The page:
While only about a quarter of the responding employers have quantified the cost of compliance within their health plans, a majority (nearly 56%) of those employers said the cumulative cost amounted to an increase in cost; over 15% noted that the cost increase was between 2% and 5%, and over 15% said that the cost increase was more than 5%. Employers report that their most significant cost drivers are the provision of adult child coverage up to age 26 and the removal of the annual/lifetime limits for “essential health benefits,” according to a health care reform survey released by the Willis Human Capital Practice, a unit of Willis Group Holdings.
Surveyed employers have a sense of what similar employers will do in response to health care reform. More than half of the respondents believe others will pass more of the cost for dependent coverage on to their employees. One-third of respondents think other, similar employers will reduce coverage to the lowest-cost package that will avoid the “pay-or-play” penalty, and a majority of employers also think wellness programs will be expanded in scope. Nearly two-thirds of the employers expect employee contributions will be increased.
Even two years after the passage of the law, less than half of the surveyed employers have developed a health care strategy in order to comply with health care reform. When asked what would drive an employer to reassess its benefits strategies, by far, the predominant response is “cost” in one form or another—health cost, financial performance, corporate pressure to reduce costs, etc.
Within the next 12 months, 40% of employers will be reviewing their strategies for internally communicating benefit rewards.
Survey respondents indicate that into the second year of health care reform implementation, less than 30% of employers were able to maintain grandfathered status of their health care plans. This rapid loss of grandfathered status far outpaces the Department of Health and Human Services’ expectations. The preamble to the June 2010 Regulations speculated that by the end of 2011, 78% of employers would retain grandfathered status, by the end of 2012, 62 % would still be grandfathered, and by the end of 2013, 49% would retain grandfathered status. The accelerated loss of grandfathered status suggests that employers have had to make many plan changes to offset cost increases, and perhaps employers have been more willing to give up grandfathered status in order to take other steps to control costs.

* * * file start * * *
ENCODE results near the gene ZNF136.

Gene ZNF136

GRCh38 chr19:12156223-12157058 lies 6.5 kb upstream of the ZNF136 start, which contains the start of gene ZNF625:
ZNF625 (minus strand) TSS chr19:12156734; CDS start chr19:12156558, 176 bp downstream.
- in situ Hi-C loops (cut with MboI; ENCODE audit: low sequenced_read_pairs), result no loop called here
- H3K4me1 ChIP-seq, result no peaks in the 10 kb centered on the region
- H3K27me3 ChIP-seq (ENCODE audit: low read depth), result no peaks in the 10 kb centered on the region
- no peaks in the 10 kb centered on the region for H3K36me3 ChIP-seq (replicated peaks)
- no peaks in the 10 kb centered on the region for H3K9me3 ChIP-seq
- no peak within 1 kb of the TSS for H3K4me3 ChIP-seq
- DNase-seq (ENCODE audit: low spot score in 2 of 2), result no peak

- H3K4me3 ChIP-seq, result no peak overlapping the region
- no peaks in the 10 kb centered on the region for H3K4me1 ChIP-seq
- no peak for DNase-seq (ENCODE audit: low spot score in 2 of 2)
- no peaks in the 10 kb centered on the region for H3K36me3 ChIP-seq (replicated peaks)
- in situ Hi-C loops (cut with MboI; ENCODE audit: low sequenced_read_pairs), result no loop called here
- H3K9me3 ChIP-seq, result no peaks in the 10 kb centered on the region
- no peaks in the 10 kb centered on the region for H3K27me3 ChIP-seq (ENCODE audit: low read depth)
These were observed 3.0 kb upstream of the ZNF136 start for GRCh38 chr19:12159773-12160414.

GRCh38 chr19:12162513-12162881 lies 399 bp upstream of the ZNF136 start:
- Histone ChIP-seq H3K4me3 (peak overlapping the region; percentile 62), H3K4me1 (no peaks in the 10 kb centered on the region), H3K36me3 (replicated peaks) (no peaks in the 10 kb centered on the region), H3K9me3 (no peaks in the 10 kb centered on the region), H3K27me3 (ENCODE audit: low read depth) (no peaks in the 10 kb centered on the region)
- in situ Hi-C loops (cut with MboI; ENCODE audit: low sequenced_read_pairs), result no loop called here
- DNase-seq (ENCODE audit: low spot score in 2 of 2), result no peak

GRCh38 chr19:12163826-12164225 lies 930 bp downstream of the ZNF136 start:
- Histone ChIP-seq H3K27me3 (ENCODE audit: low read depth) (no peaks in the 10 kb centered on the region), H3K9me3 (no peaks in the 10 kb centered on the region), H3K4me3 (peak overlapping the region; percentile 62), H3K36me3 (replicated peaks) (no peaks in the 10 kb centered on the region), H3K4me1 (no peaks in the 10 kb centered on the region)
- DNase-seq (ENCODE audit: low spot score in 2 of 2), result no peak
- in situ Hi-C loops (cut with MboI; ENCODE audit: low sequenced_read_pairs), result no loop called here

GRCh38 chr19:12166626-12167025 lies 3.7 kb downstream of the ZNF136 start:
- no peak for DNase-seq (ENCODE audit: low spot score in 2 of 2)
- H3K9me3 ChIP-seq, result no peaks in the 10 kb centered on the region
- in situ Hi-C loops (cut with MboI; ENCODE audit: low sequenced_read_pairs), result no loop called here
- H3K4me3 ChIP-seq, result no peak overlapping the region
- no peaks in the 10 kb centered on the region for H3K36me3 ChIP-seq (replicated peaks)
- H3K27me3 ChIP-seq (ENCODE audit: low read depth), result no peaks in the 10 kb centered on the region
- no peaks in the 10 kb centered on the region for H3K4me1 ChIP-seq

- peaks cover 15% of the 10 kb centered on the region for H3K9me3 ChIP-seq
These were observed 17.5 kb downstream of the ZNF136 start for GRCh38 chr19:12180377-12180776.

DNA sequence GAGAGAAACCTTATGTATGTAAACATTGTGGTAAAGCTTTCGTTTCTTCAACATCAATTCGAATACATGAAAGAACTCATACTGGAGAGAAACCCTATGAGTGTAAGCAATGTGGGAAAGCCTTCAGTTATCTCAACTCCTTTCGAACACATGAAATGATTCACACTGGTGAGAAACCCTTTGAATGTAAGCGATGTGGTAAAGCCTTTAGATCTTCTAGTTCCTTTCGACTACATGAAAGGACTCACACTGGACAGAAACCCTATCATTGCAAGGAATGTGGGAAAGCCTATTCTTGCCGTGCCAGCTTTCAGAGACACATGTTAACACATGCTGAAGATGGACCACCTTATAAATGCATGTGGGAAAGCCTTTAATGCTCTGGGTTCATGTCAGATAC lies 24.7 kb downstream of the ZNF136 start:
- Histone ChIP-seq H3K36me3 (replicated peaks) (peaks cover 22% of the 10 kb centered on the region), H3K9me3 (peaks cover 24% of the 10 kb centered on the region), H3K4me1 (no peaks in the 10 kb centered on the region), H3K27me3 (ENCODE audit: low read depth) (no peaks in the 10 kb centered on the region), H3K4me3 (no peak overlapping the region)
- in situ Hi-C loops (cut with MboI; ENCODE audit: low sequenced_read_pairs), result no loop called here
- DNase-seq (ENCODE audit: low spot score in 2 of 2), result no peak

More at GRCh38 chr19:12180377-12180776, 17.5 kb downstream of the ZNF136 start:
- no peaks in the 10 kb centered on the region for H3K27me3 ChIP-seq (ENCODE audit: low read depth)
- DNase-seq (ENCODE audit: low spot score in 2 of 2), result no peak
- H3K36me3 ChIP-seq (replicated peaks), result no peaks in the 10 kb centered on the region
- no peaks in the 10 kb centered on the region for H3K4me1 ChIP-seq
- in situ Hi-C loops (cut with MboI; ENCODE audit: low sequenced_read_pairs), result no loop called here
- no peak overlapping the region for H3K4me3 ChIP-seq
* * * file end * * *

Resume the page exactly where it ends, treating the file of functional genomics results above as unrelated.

The responses to the Willis survey suggest that employers may, despite their desire to maintain group medical benefits for their employees, shift their focus to state-based exchanges. Respondents to the survey appear to take incremental steps in compliance rather than big steps to reach a particular strategic goal. This approach aligns most closely with employers who will be more likely to rely upon state-based exchanges in the future.The full survey report is here.
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